Mi è piaciuto un po' meno di quello precedente (che ho adorato), forse sarà che sono invecchiato, vai a sapere, ma nel complesso è una lettura piacevole e divertente.
Jun 27, 2018 rated it liked it
Meh! less fun and less self discovery than I was hoping for. At least Thomas seems to know who he is, that's better than most kids his age.
Carla Johnson-Hicks
Mar 12, 2017 rated it it was ok
Shelves: netgalley
King Dork was written 8 years prior to this one, so the audience is definitely different. If you are going to read this book, I recommend that you read King Dork first. It is marketed as a YA book, but I think it might be enjoyed more by 13 year old boys.

The book follows shortly after the events of King Dork, picking up with Tom Henderson after he's recovered from his near-fatal tuba injury, and trying to cope with returning to highschool. Unfortunately, the school is being shut down and he is b
Veronica of V's Reads
4.5 Stars.

It's 1999 and Tom Henderson is a kid with a conspiracy-filled brain. He's sure one of his former teachers killed his father years ago. This is based upon a whacked-out Catcher Code he believes said-teacher followed, and he's convinced the 'psychotic normals' are after him. Case in point: he had previously been attacked by a tuba-wielding mob and had his head bashed open.

While recovering from this horrific attack, Tom spends time with his bandmates, Sam Hellerman and Shinefield, composi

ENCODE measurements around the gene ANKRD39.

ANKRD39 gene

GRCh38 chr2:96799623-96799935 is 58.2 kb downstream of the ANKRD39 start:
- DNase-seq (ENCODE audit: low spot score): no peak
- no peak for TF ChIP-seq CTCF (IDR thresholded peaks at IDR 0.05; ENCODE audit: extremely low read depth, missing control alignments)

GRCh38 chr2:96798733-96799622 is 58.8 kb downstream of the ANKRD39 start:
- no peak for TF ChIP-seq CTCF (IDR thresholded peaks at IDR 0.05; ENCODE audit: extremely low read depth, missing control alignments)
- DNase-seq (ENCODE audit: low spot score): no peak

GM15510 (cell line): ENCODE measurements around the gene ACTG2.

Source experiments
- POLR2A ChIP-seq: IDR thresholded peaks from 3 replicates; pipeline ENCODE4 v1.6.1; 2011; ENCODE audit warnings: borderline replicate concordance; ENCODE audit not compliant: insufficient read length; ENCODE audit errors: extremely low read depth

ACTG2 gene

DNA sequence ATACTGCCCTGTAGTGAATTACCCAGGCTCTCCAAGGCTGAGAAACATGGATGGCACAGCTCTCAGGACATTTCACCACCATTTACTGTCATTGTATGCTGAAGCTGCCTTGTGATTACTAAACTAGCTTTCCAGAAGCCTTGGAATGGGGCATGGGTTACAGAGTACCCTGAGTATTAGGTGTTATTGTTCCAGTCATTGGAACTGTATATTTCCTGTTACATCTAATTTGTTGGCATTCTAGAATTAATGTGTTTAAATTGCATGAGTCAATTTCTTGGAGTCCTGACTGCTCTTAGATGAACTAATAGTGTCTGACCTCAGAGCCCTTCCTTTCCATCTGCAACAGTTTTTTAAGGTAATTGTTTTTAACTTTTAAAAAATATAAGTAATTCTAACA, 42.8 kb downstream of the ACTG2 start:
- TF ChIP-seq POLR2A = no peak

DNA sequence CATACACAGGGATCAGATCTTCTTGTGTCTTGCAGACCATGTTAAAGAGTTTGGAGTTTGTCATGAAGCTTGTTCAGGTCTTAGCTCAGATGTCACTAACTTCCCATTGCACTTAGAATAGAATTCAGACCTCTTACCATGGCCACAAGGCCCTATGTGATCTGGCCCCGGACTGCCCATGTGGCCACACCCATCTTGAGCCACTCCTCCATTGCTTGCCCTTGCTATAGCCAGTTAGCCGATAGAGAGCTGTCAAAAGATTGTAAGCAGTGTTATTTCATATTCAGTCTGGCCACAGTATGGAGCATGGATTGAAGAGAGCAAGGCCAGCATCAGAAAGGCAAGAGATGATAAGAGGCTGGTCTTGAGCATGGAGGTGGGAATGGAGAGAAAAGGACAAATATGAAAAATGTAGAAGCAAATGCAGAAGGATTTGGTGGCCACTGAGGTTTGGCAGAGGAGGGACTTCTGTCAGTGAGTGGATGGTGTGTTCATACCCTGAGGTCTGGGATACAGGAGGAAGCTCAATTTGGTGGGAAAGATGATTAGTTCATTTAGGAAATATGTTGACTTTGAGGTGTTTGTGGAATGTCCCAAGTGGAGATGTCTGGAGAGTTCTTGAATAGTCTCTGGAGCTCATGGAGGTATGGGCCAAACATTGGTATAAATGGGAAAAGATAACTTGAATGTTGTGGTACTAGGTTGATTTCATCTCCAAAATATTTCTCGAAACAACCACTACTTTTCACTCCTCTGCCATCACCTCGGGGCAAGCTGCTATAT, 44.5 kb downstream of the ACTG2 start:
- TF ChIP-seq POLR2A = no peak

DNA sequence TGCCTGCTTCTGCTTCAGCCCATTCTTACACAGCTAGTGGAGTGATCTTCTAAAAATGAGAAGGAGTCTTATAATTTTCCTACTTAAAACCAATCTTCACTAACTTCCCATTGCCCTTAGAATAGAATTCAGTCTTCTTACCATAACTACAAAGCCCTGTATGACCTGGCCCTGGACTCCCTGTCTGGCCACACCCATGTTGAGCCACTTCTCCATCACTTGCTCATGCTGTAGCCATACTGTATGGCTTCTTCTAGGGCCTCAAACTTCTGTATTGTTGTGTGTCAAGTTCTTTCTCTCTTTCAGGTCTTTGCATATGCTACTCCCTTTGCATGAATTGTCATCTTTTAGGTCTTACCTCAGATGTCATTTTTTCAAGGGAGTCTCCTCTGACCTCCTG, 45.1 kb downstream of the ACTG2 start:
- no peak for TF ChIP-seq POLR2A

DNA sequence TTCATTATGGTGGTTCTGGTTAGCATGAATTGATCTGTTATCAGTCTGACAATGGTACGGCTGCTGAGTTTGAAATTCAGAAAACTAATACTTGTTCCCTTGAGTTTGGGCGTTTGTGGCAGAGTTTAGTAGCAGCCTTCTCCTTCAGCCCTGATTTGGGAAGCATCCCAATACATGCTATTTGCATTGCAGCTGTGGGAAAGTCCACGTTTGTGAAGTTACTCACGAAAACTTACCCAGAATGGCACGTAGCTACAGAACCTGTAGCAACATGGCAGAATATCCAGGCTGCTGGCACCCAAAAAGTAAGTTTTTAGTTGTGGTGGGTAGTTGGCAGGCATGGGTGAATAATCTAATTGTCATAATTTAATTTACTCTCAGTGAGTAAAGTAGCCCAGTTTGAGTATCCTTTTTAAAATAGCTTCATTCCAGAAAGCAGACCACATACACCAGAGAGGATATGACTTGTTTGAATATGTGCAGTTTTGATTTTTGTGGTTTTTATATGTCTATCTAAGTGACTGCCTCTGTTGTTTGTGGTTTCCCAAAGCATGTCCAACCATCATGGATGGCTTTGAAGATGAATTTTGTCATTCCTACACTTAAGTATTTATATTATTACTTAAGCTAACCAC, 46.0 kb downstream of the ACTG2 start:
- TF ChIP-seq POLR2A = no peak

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I write books and songs. Books: King Dork, Andromeda Klein, and t King Dork Approximately.

***The paperback edition of King Dork Approximately is out now, and includes a free download of the accompanying King Dork Approximately the Album. Basically if you want the book it comes with a free album and if you want the album it comes with a free book.***

Behold, my web presence:
More about Frank Portman

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King Dork (3 books)
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“When you say 'I want to fit in,' you are essentially volunteering yourself as a victim, and when the thing you want to fit in with is 'society' - well, as 'society' is just another word for government, you're basically begging the government to control you and use you as it wishes for its nefarious purposes, which can be pretty damn nefarious, if 'nefarious' means what I believe it does.” 1 likes
“My attention was temporarily thrown off course, because of the possibly decent band name. Hot Underwear: Jesus the Thong Burglar on guitar and vox, Hellerman Schmellerman on bass and vox, “Phil Rudd” on drums, first album Wet and Loaded. The album cover possibilities alone would … But I digress.” 0 likes